Shares of Philip Morris International (NYSE:PM) picked up a couple of analyst upgrades in the last month. Bank of America Merrill Lynch upgraded the company from neutral to buy on Thursday morning, and BNP Paribas upgraded Philip Morris from neutral to outperform on March 8. Bank of America Merrill's rating was due to slowed foreign exchange pressures.
Meanwhile, peer Altria (NYSE:MO) was downgraded Thursday morning by Bank of America Merrill Lynch.
I am not sure whether the recent analyst love for Philip Morris is due, and investors may have better luck in recently downgraded Altria.
Below we can see that both companies' valuations have been expanding relative to earnings in the last five years. On a trailing basis, Philip Morris is slightly undervalued compared to Altria.
PM PE Ratio (TTM) data by YCharts
However, using my preferred metric for earnings valuation, forward price to earnings, Philip Morris is slightly overvalued relative to Altria.
Given that most investors like tobacco companies' shares due to their cash cow status, it is helpful to look at the cash generation performance.
PM Free Cash Flow Per Share (TTM) data by YCharts
Altria has been far superior in the last few years growing free cash flow. As mentioned earlier though, foreign exchange has been a large issue for Philip Morris, being an international seller. The chart below shows the dollar index over the last five years, rising by over 25%.
^DXY data by YCharts
Philip Morris International and Altria trade at nearly identical valuations relative to FCF/share, PM at 21.8x and MO at 21.6x.
Along with the high levels of free cash flow tobacco companies are known for, they also reward investors with high dividends from that FCF. Philip Morris currently yields 4.2%, while Altria yields 3.7%. However, I believe this alone is not a good reason to invest in Philip Morris, as I think this difference will converge relatively soon.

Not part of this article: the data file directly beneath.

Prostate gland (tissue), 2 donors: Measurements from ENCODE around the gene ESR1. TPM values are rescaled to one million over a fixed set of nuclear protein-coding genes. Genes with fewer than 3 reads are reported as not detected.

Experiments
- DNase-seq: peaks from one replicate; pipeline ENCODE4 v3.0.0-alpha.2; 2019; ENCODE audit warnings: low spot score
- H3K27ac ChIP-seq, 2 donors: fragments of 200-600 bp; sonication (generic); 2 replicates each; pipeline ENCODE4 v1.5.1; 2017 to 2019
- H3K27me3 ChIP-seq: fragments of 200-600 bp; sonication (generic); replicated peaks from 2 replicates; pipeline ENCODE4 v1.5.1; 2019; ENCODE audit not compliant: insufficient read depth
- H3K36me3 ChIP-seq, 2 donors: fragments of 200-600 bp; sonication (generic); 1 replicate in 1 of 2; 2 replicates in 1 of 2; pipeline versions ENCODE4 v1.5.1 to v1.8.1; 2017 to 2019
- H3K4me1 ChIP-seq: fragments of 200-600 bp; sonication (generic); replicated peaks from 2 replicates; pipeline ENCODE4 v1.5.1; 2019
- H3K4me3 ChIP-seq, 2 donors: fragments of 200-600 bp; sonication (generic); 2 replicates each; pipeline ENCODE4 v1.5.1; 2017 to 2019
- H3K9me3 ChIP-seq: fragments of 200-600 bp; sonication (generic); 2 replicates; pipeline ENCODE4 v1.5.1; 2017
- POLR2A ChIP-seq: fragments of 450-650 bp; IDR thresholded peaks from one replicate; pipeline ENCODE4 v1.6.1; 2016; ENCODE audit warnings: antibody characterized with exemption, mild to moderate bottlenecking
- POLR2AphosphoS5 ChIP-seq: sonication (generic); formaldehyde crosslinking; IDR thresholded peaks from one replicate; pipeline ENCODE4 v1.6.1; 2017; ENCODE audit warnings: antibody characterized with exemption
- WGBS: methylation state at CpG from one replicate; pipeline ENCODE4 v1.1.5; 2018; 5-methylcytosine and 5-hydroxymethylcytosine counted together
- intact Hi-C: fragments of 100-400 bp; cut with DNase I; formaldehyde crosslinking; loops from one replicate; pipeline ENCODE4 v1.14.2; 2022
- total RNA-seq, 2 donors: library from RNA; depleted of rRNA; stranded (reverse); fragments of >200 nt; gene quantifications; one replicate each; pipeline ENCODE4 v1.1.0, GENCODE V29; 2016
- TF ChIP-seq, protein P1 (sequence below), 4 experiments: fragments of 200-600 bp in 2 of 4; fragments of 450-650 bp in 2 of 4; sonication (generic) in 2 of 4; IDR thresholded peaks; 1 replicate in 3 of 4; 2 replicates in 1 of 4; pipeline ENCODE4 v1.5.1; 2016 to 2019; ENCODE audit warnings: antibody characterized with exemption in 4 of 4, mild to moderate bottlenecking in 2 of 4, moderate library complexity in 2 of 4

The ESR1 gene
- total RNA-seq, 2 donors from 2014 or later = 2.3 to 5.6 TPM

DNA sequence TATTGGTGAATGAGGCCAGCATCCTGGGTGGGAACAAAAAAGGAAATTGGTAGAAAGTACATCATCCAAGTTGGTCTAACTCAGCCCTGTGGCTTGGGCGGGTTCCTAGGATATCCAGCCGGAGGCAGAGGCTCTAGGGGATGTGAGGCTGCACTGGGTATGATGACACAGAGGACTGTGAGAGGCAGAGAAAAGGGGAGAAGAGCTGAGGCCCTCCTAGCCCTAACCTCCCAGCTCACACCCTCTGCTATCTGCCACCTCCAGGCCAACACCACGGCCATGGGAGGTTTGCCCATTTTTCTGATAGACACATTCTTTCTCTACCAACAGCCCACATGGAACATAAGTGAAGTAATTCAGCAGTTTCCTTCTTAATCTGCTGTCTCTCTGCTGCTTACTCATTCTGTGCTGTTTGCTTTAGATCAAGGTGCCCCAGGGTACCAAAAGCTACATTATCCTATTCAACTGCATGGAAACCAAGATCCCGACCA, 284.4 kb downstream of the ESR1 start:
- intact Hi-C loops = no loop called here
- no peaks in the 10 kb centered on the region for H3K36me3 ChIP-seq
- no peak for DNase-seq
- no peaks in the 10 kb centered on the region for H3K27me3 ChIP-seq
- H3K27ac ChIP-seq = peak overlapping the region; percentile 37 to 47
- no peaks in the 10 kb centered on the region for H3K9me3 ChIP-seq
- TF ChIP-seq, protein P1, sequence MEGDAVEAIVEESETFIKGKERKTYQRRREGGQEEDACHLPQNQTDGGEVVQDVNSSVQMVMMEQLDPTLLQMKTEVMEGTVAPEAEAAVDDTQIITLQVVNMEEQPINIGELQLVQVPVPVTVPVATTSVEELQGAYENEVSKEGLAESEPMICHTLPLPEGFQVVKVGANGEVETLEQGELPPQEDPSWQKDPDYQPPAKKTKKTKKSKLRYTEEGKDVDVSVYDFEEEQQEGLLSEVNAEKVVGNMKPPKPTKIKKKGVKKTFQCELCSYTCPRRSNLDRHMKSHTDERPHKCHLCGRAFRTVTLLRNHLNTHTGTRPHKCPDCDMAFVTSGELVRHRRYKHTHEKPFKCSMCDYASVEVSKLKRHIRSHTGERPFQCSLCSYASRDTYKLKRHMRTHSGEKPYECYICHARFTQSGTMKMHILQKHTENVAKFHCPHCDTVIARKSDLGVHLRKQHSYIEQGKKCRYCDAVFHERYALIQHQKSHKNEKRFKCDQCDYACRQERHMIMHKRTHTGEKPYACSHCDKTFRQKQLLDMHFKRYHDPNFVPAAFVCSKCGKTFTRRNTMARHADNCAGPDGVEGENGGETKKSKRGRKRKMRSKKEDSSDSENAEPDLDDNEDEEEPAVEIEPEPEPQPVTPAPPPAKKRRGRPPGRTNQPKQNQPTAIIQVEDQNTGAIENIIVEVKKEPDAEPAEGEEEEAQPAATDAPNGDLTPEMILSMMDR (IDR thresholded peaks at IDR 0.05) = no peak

The chart below shows the dividend growth in the last five years, in which Philip Morris has outperformed in giving its shareholders annual raises.
PM Dividends Paid (TTM) data by YCharts
A three-year chart tells a different story.
PM Dividends Paid (TTM) data by YCharts
I see this trend continuing for a few years due to constraints on earnings out of Philip Morris. In the last twelve months, Philip Morris' payout ratio was over 90%, rising dramatically in the last few years. On the contrary, Altria's dividend payout ratio is around 81%, and has remained relatively stable in recent years.
While Philip Morris is perfectly capable of paying out over 100% of earnings because earnings, of course, are different than cash flow, I don't see management likely to go much above just to keep growing their dividend. The most recent rise was from $1.00 quarterly to $1.02 quarterly, or 2%. Altria notched growth of 8.7% in its last raise from $0.52 to $0.565 quarterly.
This trend does not have to continue long before Philip Morris' dividend yield premium falls to Altria's level.
In conclusion, I do not see reason for upgrading Philip Morris and downgrading Altria if one is to be making long-term investment.
Philip Morris may win out over the next year as losses from foreign currency exposure have not materialized as fully as investors were expecting. However, over the next five years, I see a different story.
Other major central banks have been on an aggressive path of easing as the United States has been tightening. Though the tightening has not been as fast as predicted six months ago, the long-term plan is to tighten, which could cause the dollar to rise. I don't believe one should sell or short Philip Morris at present time, but I believe Altria is the better buy for long-term investors making initial investment.
Disclosure: I/we have no positions in any stocks mentioned, and no plans to initiate any positions within the next 72 hours.
I wrote this article myself, and it expresses my own opinions. I am not receiving compensation for it (other than from Seeking Alpha). I have no business relationship with any company whose stock is mentioned in this article.